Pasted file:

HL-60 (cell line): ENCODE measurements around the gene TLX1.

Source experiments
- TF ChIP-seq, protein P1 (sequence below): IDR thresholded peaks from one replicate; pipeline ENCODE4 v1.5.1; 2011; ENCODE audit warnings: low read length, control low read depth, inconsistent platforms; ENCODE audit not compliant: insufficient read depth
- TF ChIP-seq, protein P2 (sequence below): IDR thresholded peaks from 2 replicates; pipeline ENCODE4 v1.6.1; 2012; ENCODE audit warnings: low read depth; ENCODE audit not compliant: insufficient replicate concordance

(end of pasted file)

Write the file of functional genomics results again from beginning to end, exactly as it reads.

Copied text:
HL-60 (cell line): ENCODE measurements around the gene TLX1.

Source experiments
- TF ChIP-seq, protein P1 (sequence below): IDR thresholded peaks from one replicate; pipeline ENCODE4 v1.5.1; 2011; ENCODE audit warnings: low read length, control low read depth, inconsistent platforms; ENCODE audit not compliant: insufficient read depth
- TF ChIP-seq, protein P2 (sequence below): IDR thresholded peaks from 2 replicates; pipeline ENCODE4 v1.6.1; 2012; ENCODE audit warnings: low read depth; ENCODE audit not compliant: insufficient replicate concordance